Jesus can change your way of thinking

It is now 2010, and many of us have been thinking of ways to discipline our lives. We may not all say it that way, but that’s what we intend. Some call them resolutions (I do) and we hope to improve our lives in some way by doing things either a new way or doing the things we already do in a better way. We need to change our way of thinking.

John Knight, in a post at The Works of God, points to an article in the New York Times that talks about how our brain functions and how, for example, in people who are blind it reorganizes the impulses that usually function for sight to do other tasks. It’s an amazing thing and, for me and many others, points to how God has made our brains in his infinite wisdom. Knight says that this also makes the miracle Jesus performed for the blind man in John 9 even more spectacular because the man’s sight was restored instantly and he saw clearly. By science, this man’s brain would have not been able to adjust this quickly because his it would not have been functioning in this capacity for a long time.

As I read John’s post I thought about my hopes for this year and the goals (resolutions) I have made for myself. I am left feeling hopeful because I can see that God can work in ways that are not my natural inclination, my current way of thinking (although my faith in God is present) to do the thing desired. So, I will press on in hope that God will do the daily miracle in my life. And I hope you, dear reader, press on in God as well that he will change our way of thinking.

Useful resources on bioethics from STR: Abortion, euthanasia, stem cell research

Stand To Reason is a great organization that puts out great material to help Christians think more clearly about their faith and give a gracious, even-handed defense of it. This page has some great resources from STR and other places that are useful when talking about issues such as abortion, stem cell research and euthanasia.

Here are just a few of the topics addressed:

Save rats? Kill people? GE looking for ways to further research

From CNSNews.com comes this story about GE Healthcare, a subsidary of General Electric, and its efforts to use embryonic stem cell research to test drug toxicity and spare poor lab rats:

On June 30, GE Healthcare and Geron Corporation announced a multi-year alliance where Geron will provide GE scientists with an undisclosed amount of human embryonic stem cells.
 
The human cells will be used “to develop and commercialize cellular assay products derived from human embryonic stem cells (hESCs) for use in drug discovery, development and toxicity screening,” according to a news release.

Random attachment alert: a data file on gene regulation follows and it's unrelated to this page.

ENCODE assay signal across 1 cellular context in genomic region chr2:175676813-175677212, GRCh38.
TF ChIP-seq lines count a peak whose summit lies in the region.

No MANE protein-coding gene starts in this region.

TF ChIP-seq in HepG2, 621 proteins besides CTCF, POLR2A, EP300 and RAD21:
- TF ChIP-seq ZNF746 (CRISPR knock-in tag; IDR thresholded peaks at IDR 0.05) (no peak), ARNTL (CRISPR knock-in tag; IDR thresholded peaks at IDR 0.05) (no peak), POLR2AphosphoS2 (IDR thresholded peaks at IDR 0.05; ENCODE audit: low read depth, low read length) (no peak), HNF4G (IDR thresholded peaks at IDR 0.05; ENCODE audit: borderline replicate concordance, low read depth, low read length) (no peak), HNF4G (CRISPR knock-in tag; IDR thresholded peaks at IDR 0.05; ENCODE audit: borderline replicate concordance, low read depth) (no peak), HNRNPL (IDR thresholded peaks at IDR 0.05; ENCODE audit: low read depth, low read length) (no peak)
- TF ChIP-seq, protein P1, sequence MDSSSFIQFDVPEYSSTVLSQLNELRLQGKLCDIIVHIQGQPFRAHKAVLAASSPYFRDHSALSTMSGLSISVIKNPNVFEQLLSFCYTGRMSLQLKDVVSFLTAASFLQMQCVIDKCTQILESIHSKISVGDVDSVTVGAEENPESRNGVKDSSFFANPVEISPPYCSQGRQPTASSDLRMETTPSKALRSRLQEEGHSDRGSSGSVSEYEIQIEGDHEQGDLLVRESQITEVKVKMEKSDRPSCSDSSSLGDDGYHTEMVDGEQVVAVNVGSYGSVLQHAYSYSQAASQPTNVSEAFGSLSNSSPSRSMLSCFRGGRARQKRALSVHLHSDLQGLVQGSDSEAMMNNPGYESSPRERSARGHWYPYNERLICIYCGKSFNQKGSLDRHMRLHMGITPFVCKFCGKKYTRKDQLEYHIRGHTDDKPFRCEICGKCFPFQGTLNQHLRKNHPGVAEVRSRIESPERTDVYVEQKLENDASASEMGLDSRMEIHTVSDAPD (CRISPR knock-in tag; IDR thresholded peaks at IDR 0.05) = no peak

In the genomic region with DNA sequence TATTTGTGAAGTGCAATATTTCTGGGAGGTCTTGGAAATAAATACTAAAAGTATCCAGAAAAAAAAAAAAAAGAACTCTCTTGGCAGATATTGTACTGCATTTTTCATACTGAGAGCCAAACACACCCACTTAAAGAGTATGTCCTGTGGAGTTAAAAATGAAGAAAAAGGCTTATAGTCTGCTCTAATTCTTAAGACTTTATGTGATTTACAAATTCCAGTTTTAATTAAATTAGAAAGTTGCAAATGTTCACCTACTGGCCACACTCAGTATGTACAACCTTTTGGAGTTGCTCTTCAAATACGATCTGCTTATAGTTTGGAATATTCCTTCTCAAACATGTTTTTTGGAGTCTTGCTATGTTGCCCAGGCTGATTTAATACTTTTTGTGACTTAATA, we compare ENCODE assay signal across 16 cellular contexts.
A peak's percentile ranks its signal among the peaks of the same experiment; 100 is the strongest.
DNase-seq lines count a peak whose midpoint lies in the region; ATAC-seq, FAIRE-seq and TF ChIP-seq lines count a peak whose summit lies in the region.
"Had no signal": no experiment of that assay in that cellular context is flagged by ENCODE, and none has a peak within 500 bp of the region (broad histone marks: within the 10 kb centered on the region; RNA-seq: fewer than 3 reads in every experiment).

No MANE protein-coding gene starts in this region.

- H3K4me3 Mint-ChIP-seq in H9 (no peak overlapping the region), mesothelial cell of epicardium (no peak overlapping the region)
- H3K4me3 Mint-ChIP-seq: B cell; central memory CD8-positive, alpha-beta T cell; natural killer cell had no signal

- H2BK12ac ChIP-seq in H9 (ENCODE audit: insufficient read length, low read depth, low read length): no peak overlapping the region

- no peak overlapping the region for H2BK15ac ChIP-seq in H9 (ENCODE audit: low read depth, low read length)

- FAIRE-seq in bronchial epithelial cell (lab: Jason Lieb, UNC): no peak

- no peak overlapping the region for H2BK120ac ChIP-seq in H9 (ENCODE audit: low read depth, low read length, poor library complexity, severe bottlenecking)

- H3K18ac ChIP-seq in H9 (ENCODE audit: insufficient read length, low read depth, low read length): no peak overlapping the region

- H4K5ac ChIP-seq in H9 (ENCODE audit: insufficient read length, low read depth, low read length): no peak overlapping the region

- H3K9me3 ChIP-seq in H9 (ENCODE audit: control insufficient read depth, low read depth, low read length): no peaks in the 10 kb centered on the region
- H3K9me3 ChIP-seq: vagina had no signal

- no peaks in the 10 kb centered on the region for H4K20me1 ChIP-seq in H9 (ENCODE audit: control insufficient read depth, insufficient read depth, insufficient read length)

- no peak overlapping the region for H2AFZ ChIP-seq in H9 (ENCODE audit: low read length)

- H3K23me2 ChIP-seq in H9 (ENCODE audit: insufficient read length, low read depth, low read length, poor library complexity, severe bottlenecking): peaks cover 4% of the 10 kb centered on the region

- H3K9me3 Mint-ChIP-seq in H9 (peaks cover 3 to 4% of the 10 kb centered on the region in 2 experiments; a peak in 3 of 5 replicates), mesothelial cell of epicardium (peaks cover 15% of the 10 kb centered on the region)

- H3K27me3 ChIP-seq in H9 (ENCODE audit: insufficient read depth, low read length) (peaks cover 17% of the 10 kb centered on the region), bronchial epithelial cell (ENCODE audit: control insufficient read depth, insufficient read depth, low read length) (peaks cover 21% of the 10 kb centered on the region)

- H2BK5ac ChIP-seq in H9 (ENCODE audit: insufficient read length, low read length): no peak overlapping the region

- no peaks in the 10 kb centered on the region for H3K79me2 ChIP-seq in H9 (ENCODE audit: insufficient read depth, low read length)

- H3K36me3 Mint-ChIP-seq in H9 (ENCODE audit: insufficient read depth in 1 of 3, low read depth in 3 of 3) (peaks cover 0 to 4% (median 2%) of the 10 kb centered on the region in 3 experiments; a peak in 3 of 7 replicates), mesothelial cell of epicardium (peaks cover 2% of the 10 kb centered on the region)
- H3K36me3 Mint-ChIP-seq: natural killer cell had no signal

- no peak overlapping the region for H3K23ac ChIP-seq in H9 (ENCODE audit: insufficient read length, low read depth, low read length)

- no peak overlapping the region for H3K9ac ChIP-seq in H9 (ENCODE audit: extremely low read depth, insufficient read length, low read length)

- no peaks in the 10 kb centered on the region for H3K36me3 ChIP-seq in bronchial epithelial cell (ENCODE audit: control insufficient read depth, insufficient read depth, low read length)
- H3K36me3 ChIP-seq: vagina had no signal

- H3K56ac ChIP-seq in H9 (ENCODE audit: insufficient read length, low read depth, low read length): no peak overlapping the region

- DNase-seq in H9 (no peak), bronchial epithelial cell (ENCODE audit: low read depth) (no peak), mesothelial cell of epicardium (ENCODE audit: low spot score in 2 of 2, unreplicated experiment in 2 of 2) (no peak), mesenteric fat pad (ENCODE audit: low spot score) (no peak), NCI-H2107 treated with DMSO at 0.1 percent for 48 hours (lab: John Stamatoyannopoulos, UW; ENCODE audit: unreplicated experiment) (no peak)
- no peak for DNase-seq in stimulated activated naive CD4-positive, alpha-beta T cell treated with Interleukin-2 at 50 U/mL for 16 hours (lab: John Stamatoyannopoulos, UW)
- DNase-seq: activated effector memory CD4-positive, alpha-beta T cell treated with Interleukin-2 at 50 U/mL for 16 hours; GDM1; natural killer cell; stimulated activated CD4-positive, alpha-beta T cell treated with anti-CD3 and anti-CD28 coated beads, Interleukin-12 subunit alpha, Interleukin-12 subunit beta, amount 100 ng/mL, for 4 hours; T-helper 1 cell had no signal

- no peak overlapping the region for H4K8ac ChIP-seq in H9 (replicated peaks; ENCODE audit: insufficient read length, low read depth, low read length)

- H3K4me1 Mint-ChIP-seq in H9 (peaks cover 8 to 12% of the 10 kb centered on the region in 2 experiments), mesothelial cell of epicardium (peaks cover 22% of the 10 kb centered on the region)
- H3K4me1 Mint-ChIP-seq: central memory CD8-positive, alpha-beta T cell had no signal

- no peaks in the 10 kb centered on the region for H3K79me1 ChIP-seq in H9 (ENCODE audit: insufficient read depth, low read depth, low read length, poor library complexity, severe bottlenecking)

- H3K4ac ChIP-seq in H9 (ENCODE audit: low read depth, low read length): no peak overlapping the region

GE Healthcare, which is based in Britain, hopes that human embryonic testing will spare lab rats from having potentially toxic drugs in or on the animals.
 
“This could replace, to a large extent, animal trials,” Konstantin Fiedler, general manager of cell technologies at GE Healthcare, told Reuters.
 
“Once you have human cells and you can get them in a standardized way, like you get right now, your lab rats in a standardized way, you can actually do those experiments on those cells,” he added.

But this is all nonsense, says Dr. David Prentice, senior fellow for life science at the Family Research Council:

[Prentice said] that embryos must be killed before stem cells can be derived from them for research purposes.
 
“Human embryonic stem cell research is ethically irresponsible and scientifically unworthy, as well as useless for patients,” Prentice said.
 
Prentice explained that General Electric’s optimism in saving lab animals from testing by using hESCs is also largely unfounded.
 
“There is always going to be a problem on trying to rely just on cultured cells to do drug testing,” Prentice explained.

The problem, he said, is that many drugs are metabolized in the liver and other parts of the body and those metabolized substances then become the active ingredients of the drugs.
 
“Treating just cells in culture will give you some idea of toxicity or perhaps effectiveness on a certain cell type, but will not actually work for the whole organ, or the entire system, or the organism,” Prentice said. “So this is not going to replace all animal testing.

Prentice also pointed out that most of the research involving embryonic stem cells thus far has produced no valid therapies, while successful therapies for several diseases and conditions are already in place using adult stem cells, he said.

But, of course, the problem with adult stem cells, which have no ethical baggage associated with them, is that the president who said we must not put ideology over science has pulled government funding for that research.

Breakthrough: Restoring sight by adult stem cell treatment

Adult stem cell technology is amazing in what it can accomplish. The video below shows how sight is being restored using contact lenses coated with the person’s own stem cells. WARNING: There is eye surgery shown in parts that may be hard to watch for the squeamish.

That is great news. Josh Brahm comments on that and points out that you should be careful when reading stories about these breakthroughs. As a headline writer myself, I can say that biases aren’t always there when headlines are written. But I also know that subtleties can be lost when readers look at headlines and don’t read stories all the way through. Also, while headlines can be innocently vague, it does irritate me when stories are vaguely written or edited. That is shoddy journalism. Saying stem cell research when it is actually adult (or ISP) stem cell research is either laziness or brazen misrepresentation. Either way it’s wrong.

The chilling words recounted

ultrasoundGretchen Naugle, wife of Desiring God resources director Lukas Naugle, recounts at A Beautiful Work a disturbing episode in her life: